Adding magnetic resonance spectroscopy (MRS) to MRI does not significantly improve the classification of brain tumors in clinical practice, although MRS may be a valuable supplement to MRI in certain cases, according to researchers from Sweden's Uppsala University.
MRS, sometimes used when MRI fails to supply enough information to aid tumor diagnosis and treatment, aims to fill in the gaps by adding a scan protocoled to bring back insights into the chemical composition of, and changes in, tumor tissue.
Jussi Hellström and colleagues reviewed 208 cases in which patients at their institution received MRS after MRI and were subsequently confirmed as having brain tumors.
They grouped the diagnoses into three categories: non-neoplastic disease (n = 70), low-grade tumor (n = 43) and high-grade tumor (n = 95).
The team considered the clinical value of the MRS to be highly beneficial in cases where it correctly localized or categorized the tumor after MRI failed to do so. If the test ruled out suspected diseases or beat MRI on specificity, it was deemed sufficiently beneficial.
And if it provided the same information, or less, than the MRI—or if it yielded misleading or incorrect information—the researchers considered it to have added no value at all.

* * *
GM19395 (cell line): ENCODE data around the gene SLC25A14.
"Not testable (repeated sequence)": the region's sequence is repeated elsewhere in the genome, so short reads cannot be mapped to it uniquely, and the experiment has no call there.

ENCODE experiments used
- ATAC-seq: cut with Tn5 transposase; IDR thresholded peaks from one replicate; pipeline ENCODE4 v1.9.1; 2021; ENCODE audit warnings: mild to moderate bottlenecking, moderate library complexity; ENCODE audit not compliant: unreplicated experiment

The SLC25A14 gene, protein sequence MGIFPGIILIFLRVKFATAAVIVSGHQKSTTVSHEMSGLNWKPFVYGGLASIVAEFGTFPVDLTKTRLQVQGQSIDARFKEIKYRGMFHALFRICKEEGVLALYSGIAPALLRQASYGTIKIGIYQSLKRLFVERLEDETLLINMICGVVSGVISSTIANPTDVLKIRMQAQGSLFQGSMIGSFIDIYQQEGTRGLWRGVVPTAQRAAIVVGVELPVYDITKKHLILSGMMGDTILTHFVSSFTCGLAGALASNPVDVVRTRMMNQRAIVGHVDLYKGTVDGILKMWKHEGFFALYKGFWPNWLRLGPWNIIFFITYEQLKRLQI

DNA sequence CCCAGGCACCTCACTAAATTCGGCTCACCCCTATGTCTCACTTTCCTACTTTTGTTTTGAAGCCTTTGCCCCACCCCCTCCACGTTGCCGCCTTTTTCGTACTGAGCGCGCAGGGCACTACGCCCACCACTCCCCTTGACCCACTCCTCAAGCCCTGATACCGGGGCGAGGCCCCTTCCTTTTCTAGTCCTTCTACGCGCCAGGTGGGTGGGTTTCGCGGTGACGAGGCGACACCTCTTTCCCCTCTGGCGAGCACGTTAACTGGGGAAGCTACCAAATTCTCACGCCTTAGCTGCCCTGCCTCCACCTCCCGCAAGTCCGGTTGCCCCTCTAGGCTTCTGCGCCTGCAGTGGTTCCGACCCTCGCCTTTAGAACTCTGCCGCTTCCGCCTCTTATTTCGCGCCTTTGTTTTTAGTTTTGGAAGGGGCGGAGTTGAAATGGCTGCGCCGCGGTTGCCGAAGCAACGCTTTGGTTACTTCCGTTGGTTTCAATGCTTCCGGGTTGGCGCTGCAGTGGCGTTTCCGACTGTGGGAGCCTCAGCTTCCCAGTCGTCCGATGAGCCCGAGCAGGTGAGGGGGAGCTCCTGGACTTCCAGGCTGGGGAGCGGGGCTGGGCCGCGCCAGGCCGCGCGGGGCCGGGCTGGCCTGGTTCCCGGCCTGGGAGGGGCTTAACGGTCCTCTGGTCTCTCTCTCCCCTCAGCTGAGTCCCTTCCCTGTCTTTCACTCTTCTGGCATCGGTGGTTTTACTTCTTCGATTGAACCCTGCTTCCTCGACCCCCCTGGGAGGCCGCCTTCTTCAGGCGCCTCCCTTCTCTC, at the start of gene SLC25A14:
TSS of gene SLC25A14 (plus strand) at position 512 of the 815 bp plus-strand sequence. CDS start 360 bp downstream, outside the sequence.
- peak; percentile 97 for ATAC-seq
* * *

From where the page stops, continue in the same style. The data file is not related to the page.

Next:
The researchers found that the initial MRI was correct in 130 cases (62 percent), indeterminate in 39 cases (19 percent), and incorrect in 39 cases (19 percent).
When the MRS was added, the results didn’t impress. Nearly the same number (134 cases, or 64 percent) were correct, while 23 cases (11 percent) were indeterminate and 51 (25 percent) were incorrect.
When the scoring system was applied, the team judged additional information from MRS beneficial or very beneficial in only 15 percent of cases and misleading 17 percent of the time.
In their discussion, Hellström and co-authors conclude that adding MRS as a routine part of brain MR exams “does not seem to be indicated, but it can be useful in selected cases and may help in evaluation of disease extent or location of hot spots.”
The open-access journal PLOS One published the study in full for free Nov. 15.